TikTok: a place where we can watch cooking videos, silly dance moves and, apparently, where people can post non-credible threats of school violence. Last month, dozens of school districts across the country announced their closure due to a surge of anonymous TikTok videos citing shootings and bomb threats.
It is incredibly dangerous for our children, our schools, our parents, our teachers and the community. Now more than ever, it’s time for social media companies like TikTok to be held accountable for the content posted on their site.
TikTok has become one of the most popular social media platforms of this generation. It was launched in 2016 by Chinese tech company ByteDance and allows users to create, watch and share short videos. By the end of 2021, the app had around 1 billion active users. Yes, because 1 in 7 people in the world use TikTok. It’s a lot of people.
Since this platform is so huge, it can be difficult to regulate what is posted. Currently, TikTok has a US-based security team and all uploaded content goes through a machine that inspects for policy violations. This is then reviewed by a human, a member of the application’s security team, before being published. More recently, TikTok used software capable of automatically deleting any videos that might violate its guidelines.
Obviously, this software is not enough.
In mid-December, school districts from Texas to Michigan issued warnings, canceled classes and increased security presence due to a viral TikTok video warning of an impending bombing or shooting. Even the Austin ISD Police Department stepped up security and monitored the national social media trend in late December, in an effort to prevent potential harm. Obviously, threats of school violence have passed through the security software, and this is not the first time.
TikTok and other social media giants like Facebook and Twitter have come under fire for spreading harmful content to children and young adults. In 2021, teachers had to ask TikTok to step in when a challenge to “slap the teacher” went viral. Two years ago, 4,000 people watched a live stream of the massacres that was posted on Facebook, which quickly spread across the internet and was reposted countless times.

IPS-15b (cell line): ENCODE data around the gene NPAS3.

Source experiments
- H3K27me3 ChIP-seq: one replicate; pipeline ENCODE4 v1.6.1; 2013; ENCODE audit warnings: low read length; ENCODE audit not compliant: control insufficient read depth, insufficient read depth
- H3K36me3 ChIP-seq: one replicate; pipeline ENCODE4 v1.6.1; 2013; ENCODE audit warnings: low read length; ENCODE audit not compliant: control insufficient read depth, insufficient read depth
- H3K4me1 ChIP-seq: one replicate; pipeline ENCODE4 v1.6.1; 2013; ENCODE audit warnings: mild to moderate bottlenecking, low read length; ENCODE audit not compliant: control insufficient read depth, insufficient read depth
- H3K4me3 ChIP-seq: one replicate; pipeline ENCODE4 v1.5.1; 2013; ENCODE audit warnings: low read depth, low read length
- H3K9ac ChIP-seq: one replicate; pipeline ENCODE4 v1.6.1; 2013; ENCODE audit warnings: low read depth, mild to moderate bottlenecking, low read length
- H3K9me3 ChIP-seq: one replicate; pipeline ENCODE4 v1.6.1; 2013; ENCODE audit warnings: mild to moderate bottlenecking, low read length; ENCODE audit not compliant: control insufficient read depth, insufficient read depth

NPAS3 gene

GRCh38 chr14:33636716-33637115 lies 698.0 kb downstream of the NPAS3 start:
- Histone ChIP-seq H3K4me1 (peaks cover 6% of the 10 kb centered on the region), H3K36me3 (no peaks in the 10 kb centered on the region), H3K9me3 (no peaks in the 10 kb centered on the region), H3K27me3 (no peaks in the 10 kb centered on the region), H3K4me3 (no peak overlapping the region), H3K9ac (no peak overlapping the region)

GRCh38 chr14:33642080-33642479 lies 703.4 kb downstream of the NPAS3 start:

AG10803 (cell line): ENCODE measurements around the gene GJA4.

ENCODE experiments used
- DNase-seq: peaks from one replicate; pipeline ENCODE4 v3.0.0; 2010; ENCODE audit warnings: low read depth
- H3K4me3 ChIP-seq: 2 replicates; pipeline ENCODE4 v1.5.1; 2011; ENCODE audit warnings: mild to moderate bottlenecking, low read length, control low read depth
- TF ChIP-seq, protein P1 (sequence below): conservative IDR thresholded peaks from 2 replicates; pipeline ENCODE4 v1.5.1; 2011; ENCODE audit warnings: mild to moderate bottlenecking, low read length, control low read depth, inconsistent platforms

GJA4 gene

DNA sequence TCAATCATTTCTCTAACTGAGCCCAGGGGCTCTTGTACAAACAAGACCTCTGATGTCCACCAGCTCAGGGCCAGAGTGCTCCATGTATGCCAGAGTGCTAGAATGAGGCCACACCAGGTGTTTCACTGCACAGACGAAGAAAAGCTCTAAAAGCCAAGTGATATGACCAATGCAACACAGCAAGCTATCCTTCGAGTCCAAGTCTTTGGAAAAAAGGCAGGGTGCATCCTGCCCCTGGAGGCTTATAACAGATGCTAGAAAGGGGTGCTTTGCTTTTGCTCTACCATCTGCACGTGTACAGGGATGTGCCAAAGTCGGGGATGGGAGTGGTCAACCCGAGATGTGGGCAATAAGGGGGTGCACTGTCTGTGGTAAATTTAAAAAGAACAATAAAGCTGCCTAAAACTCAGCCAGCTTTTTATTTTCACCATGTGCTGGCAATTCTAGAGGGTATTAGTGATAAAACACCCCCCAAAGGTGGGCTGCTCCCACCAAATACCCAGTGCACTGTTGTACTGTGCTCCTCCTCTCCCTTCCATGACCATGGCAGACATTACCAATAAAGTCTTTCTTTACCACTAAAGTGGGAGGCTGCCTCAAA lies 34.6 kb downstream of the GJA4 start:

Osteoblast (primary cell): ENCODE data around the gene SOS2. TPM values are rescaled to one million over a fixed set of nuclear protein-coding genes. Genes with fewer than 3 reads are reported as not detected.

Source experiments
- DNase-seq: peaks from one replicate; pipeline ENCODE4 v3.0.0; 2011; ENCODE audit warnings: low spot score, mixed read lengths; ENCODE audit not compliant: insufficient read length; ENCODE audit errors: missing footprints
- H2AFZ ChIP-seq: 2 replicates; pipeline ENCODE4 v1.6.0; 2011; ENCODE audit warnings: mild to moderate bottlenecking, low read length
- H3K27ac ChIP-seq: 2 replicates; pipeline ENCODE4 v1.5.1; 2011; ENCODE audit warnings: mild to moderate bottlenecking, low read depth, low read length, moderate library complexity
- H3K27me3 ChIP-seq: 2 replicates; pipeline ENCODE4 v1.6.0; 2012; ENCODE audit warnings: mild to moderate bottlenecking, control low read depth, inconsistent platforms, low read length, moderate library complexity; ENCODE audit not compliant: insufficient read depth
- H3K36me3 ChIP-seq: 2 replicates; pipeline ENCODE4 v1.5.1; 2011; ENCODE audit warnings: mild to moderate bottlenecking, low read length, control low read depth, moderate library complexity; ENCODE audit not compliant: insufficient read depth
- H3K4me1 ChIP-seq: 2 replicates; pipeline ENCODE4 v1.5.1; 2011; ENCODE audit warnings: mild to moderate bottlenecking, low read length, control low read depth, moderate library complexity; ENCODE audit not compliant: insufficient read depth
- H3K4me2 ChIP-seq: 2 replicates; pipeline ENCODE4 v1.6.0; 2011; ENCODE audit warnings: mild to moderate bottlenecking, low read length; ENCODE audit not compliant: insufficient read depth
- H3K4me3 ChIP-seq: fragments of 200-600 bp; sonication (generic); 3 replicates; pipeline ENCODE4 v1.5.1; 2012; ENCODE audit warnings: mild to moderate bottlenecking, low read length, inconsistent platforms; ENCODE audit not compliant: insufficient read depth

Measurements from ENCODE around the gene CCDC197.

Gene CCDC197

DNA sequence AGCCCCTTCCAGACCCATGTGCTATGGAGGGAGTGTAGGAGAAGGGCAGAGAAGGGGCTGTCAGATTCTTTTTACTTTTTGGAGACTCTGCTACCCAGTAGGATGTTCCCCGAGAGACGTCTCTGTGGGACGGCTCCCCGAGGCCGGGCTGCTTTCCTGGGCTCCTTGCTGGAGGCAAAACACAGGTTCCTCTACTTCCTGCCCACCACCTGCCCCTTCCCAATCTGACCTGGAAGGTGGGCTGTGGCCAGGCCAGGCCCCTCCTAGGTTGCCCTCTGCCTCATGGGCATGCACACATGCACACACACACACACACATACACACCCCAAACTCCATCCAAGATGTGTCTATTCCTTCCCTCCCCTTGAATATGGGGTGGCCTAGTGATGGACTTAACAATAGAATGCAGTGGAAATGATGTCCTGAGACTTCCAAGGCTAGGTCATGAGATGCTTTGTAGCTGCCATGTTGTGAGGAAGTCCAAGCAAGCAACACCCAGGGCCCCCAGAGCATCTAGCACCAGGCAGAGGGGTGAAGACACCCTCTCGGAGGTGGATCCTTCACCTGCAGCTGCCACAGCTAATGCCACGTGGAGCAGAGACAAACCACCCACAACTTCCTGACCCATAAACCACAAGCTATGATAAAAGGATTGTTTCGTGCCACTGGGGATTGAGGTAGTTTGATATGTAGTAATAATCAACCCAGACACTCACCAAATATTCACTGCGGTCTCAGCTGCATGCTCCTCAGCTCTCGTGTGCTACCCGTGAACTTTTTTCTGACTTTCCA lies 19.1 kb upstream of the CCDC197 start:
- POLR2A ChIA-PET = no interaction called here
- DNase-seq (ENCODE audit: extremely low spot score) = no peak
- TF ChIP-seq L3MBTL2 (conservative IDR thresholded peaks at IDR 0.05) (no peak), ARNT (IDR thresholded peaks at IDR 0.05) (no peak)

In response to this dangerous and discordant content, social media giants say they continue to strengthen their security measures. I’m not so sure.
A TikTok spokesperson responded to the alleged threats of school violence, tweeting that “…we are working with law enforcement to review warnings about potential violence in schools even though we have no found no evidence of such threats originating or spreading via TikTok.”
These are empty and broken promises. As dangerous content continues to make its way through the so-called security measures that are in place at the social media giants, we will continue to see issues such as school threats arise. We will continue to see hate speech, calls for violence and other toxic content affect our children and endanger our communities.
As such, it’s time big social media companies were held accountable.
Currently, under Section 230 of the Communications Decency Act, platforms like TikTok, Twitter, and Facebook aren’t treated as publishers and aren’t technically responsible for the content users post. The law was created in 1996 and was designed to protect websites from lawsuits if a user posts something illegal. Joe Biden has suggested revoking Section 230 entirely, which would be a good start. The administration could act by removing legal immunity from lawsuits from social media giants, especially those that refuse to be proactive in removing dangerous content.
Enough is enough. It’s time to pass legislation that says social media networks can be held liable for damage caused by false information, harmful content and incitement to violence that is shared on their platforms.
We don’t need another video inviting or suggesting school violence. The clock is ticking, TikTok.
Annika Olson is associate director of policy research at the Institute for Urban Policy Research & Analysis. Annika is passionate about using research and legislative analysis to inform policies that impact the lives of vulnerable members of our community. She earned a dual master’s degree in psychology and public policy from Georgetown University and her bachelor’s degree in psychology from Commonwealth Honors College at UMass Amherst. Annika was previously an AmeriCorps member working with at-risk youth in rural New Mexico and Austin.